Accidentally native

bradarmiJanuary 19, 2010

I have a corner spot that used to be a very productive vegetable garden in the house I grew up in. Now that I am building a home of my own I noticed the abandoned garden has become a catch-all for clearance perennials and unwanted shrubs that I just couldn't throw out or never got around to plant. Also, I noticed that several weeds have taken over and the idea came to me to convert this forgoten corner of the yard "back to nature". The neighboor's trees block out a little of the sun - but there is enough there in teh morning. My dad really (ironically) liked the idea since the surrounding area is difficult to mow and when it rains a lot - floods.

Once I clear out the wanted shrubs and perennials I plan on converting the area to a rain garden - natural meadow. I already started reading some infor online and ordered some mail-order catalogues from prairie moon nursery etc.

Inteerestingly, echinacea, black-eyed susan, and some native sunflowers are already growing there. Now I have to ID the "weeds" to see if they are desirable prairie plants, or invasive species. As someone who grows orchids, hdrangeas, and roses, I am actually looking forward to planting natives who dont require babying. I want to get some helianthus, native lupines (since I cannot grow the Russel hybrids), native delphiniums (since I cannot grow the fussy European varities), and butterfly weed. There are almost so many fine native types, I wonder why I ever wasted my time with the non-natives. (think Columbine and dodecatheon). I also want to get native clematis (Clematis virginiana) many plants I think that when I landscape the new house I may go almost exclusively native...ok some English roses and some clematis.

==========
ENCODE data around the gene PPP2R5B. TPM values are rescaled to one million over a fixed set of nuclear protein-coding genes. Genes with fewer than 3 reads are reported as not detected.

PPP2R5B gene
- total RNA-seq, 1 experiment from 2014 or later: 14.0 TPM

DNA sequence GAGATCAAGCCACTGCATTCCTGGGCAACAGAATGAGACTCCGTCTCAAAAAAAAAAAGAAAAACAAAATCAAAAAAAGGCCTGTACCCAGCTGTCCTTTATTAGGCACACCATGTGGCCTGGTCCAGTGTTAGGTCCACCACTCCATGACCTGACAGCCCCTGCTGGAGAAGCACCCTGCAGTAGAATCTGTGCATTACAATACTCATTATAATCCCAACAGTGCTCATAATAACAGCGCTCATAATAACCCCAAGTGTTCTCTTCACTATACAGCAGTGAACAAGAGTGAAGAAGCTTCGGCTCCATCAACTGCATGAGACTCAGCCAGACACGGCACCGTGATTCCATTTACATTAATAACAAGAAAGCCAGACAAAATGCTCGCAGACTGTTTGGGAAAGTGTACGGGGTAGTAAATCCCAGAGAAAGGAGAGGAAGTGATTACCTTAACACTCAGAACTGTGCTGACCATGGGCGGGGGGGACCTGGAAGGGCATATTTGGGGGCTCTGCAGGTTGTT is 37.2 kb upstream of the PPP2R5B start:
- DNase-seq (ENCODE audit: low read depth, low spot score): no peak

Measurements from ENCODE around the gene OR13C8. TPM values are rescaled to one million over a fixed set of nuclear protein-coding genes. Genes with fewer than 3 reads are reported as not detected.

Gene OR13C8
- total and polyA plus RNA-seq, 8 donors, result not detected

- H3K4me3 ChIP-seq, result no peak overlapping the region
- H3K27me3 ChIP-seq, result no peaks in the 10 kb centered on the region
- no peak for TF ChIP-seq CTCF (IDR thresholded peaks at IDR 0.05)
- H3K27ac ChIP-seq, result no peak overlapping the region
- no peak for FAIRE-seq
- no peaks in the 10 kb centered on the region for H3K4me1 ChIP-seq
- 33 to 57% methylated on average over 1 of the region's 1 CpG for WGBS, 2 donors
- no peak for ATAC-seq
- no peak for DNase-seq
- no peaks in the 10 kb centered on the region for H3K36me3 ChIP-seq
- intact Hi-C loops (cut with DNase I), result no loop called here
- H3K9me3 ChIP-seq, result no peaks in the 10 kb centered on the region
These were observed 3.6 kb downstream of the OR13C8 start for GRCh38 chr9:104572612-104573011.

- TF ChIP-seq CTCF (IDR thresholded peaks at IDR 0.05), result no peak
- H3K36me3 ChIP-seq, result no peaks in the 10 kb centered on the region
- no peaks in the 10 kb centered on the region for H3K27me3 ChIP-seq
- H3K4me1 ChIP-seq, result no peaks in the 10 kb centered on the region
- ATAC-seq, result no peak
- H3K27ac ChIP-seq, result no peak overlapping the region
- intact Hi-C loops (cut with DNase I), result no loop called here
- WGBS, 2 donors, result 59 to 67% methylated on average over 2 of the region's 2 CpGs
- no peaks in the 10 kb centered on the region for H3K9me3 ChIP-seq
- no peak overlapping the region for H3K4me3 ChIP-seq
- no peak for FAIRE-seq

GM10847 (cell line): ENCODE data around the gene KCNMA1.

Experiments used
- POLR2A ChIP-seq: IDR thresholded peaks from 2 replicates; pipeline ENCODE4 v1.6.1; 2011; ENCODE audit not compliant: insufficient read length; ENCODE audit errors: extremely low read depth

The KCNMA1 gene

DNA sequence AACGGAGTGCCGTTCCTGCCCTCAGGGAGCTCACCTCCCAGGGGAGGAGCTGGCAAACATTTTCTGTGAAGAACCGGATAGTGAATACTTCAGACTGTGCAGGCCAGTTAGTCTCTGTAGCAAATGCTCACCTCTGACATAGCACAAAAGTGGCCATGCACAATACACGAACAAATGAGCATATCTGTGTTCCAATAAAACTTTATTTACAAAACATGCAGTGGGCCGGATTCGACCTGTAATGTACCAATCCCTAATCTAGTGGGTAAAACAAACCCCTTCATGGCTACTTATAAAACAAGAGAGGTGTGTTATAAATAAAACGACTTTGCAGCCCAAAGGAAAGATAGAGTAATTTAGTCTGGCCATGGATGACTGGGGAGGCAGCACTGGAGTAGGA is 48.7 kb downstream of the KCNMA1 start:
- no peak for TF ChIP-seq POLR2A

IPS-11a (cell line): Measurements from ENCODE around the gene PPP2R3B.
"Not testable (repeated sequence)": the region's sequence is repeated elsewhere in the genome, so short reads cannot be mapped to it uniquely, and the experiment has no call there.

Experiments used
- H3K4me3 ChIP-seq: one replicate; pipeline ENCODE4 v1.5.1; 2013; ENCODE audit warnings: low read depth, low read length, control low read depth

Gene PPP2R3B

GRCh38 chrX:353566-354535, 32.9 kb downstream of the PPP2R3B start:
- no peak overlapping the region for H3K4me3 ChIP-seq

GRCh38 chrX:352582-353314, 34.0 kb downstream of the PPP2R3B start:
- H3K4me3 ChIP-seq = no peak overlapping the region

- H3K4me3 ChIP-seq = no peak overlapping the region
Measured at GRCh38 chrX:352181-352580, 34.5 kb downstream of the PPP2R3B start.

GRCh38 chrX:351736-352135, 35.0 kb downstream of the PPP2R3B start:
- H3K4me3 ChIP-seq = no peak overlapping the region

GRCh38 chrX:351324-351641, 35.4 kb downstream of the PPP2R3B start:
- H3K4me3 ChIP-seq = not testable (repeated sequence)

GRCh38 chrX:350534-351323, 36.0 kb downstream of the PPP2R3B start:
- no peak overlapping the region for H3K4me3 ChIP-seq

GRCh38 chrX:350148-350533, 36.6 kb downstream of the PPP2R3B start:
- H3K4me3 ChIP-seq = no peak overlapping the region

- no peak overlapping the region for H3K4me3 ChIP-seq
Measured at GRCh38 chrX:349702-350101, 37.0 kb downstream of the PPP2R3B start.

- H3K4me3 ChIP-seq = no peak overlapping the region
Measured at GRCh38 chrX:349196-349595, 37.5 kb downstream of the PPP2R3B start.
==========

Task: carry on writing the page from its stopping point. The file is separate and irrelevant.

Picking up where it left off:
any thoughts, I have a guide book or two on native prairies plants and native Illinois plants.

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How you approach this should depend on the desired end result. If you are willing to live with some weeds, burning or mowing can help keep them at bay and promote the desirable native species, and you could even dormant seed native prairie plants in late fall/early winter. The key is don't let the weeds go to seed. It will likely take a couple of years of spring mowing/burning to see progress. If the weeds seem to greatly outnumber the natives, it may be best to kill it off with round-up, etc and start over whether by plugs or seeding, depending on the size of the area & your budget. This will also be a 2-3 yr process, but will be well worth it in the end. I've had very good luck with Prairie Nursery out of Westfield, WI. They mailorder and have a very diverse seed & plant offering. Also, lots of planting/maintenance instructions on their website & catalog. Good Luck!

    Bookmark   January 23, 2010 at 11:03AM
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Iris virginica is a good choice for a rain garden. Try this site, there is a lot of good info on native plants.

Here is a link that might be useful: Wildlife Gardeners

    Bookmark   January 24, 2010 at 5:16PM
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